Measurements made in 2008 of Ontario Lacus, a Lake Ontario-size body in Titan's south polar region, showed a swell height – if you could call them swells – of about 3 millimeters over the span of 100 meters. A year later, measurements taken from the northern hemisphere's Kraken Mare, the moon's largest sea, and Jingpo Lacus, a northern lake, indicated "swell" slopes of barely more than 1/10th of a degree over distances of 1 kilometer – for all practical purposes, flat. Additional measurements published more recently point to surface height changes on other bodies of only about a millimeter over 100 meters.

These measurements seemed to defy several lines of evidence suggesting that waves should be forming on these bodies of liquid, says Dr. Hayes, a member of the Cassini science team.

First was the presence of the dunes, which Hayes dubbs "piles of plastic" for the acculumated particles of organic material they represent.

"We see these beautiful 100-meter-high, kilometer-scale dunes" that are comparable in size and shape to dunes seen in the deserts of Namibia or Egypt, he explains, adding that it takes significant winds to make such dunes.

In addition, down south at Ontario Lacus, researchers noticed that the lake is shrinking and exposing sections of shoreline that appear to have been shaped by wave erosion, while other lakes appear bounded by the stair-step shape of successive ancient shorelines, also evidence for possible wave erosion.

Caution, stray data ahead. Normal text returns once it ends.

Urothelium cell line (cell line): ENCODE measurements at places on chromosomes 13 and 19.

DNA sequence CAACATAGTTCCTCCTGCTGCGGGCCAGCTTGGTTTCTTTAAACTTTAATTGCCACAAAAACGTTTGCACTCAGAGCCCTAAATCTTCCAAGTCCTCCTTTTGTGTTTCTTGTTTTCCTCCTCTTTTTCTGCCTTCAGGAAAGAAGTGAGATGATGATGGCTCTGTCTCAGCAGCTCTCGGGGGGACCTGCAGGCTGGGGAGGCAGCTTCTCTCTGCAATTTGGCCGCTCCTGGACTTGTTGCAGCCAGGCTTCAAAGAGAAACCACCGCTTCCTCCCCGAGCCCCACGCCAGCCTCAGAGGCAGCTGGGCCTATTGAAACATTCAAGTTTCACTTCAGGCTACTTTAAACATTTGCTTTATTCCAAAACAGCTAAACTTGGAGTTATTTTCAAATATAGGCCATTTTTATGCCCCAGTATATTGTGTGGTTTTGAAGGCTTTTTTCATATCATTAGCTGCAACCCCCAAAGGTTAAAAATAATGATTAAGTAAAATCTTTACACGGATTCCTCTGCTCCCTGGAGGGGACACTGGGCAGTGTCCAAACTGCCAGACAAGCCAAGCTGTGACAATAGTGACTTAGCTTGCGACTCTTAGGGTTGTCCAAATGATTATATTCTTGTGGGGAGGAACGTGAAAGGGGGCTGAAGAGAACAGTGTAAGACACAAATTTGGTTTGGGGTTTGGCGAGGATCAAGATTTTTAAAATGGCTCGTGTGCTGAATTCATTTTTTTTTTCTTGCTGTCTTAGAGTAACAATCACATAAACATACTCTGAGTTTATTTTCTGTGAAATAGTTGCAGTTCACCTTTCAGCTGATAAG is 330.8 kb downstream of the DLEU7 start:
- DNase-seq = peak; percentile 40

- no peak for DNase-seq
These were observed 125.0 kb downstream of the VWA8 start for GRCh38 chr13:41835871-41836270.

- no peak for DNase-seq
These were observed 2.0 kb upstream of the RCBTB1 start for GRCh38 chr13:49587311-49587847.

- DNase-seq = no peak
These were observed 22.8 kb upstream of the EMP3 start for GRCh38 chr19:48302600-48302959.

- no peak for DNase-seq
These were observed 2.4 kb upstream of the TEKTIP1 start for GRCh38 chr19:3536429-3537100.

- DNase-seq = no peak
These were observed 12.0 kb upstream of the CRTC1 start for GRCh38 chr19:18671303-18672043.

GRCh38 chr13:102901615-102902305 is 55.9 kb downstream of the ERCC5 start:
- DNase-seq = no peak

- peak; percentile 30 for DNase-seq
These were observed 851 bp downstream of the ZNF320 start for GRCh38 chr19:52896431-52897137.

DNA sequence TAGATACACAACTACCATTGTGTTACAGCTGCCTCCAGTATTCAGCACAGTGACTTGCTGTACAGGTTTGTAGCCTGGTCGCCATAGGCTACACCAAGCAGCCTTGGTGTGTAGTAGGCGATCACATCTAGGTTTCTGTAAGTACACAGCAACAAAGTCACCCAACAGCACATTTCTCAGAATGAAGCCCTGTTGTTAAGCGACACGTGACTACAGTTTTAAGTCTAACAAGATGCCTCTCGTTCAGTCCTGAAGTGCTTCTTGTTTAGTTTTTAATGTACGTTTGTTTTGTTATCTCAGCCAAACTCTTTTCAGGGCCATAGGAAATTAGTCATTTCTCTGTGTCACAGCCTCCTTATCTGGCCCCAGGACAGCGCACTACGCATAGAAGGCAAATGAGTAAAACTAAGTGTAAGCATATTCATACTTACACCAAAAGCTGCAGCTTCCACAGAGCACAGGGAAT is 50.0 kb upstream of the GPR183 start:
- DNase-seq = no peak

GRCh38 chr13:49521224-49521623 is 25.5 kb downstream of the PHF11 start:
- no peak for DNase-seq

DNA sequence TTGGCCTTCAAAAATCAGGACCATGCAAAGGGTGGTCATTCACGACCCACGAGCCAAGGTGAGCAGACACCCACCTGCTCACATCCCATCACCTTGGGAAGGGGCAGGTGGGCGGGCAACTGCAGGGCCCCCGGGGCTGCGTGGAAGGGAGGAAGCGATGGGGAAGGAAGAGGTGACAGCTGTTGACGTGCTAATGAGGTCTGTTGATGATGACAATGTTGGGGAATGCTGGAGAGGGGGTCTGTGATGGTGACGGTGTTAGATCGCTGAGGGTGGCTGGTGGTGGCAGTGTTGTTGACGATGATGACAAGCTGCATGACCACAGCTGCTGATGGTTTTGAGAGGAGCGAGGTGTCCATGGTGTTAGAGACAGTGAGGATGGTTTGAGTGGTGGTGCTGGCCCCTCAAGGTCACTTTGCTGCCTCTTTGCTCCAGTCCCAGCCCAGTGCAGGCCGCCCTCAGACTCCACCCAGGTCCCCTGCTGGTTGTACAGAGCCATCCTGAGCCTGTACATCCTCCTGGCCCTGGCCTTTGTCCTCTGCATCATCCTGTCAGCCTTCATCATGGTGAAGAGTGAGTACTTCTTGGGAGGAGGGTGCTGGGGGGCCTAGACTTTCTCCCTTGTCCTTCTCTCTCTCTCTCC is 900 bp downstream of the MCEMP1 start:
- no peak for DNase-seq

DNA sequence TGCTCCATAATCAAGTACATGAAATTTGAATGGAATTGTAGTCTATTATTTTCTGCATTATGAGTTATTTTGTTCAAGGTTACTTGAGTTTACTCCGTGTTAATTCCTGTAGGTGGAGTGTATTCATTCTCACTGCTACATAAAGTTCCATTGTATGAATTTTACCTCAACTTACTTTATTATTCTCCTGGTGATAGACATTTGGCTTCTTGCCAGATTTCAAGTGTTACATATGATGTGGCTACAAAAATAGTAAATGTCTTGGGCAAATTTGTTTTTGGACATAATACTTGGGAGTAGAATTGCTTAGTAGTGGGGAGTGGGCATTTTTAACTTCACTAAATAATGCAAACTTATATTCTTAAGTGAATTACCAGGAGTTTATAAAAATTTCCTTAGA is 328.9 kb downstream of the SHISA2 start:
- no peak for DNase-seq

Hayes cautions that the evidence at Ontario Lacus is controversial. Nevertheless, taken with the other observations, it would seem that Titan is primed for generating small waves, if not genuine hydrocarbon surf.

Still, when Hayes and his colleagues analyze radar data from Titan's lakes, the lakes "are amazingly flat – outside our experience for liquid bodies," he says. "Why on Titan are these lakes smooth to the millimeter scale" when on Earth coming across a lake so calm that it lacks even tiny, centimeter-scale waves "just doesn't happen?"

To understand the conditions that contribute to this phenomenon, the team used the most recent techniques for modeling wave formation. In addition to wind, these approaches consider the interplay of characteristics such as the liquid's viscosity, surface tension, the densities of the atmosphere and liquid, and gravity on wave formation.

Based on some assumptions about the liquid hyrdocarbon's make-up, the team estimated that winds in the range of 1 to 1.5 miles an hour would be sufficient to begin forming the centimeter-scale "capillary" waves they've sought – waves that over time and with distance can grow larger. These capillary waves fall into a size range Cassini likely could detect with radar and with its Visual and Infrared Mapping Spectrometer.

Meanwhile, models of Titan's climate have yielded a range of estimates for when winds in the north should pick up sufficiently to spawn capillary waves. Some predicted that the winds already should have picked up sufficient speed. Others suggest the acceleration should occur within the next year or two. Still others indicate that the winds won't pick up until after 2017, when Cassini is slated to plunge into Saturn's atmosphere and burn up.

Seeing just one set of waves "would be an amazing, fundamental discovery in itself," Hayes says. But with enough data, researchers could see which of the models is most accurately predicting wind conditions at Titan's surface, not just at the moon's cloud tops, which models do today.

Over the long term, and assuming Cassini can pull in enough data, the model that earns "Best in Show" for this test also could ultimately help researchers more accurately pin down winds speeds at the surface and narrow the range of compositions for the liquid hydrocarbons over which the wind passes.

And if waves still fail to appear in Cassini's data?

"That's still telling us something about the winds speeds and the viscosity of the lakes," Hayes says, which can help narrow the range of estimates for the composition of the hydrocarbons.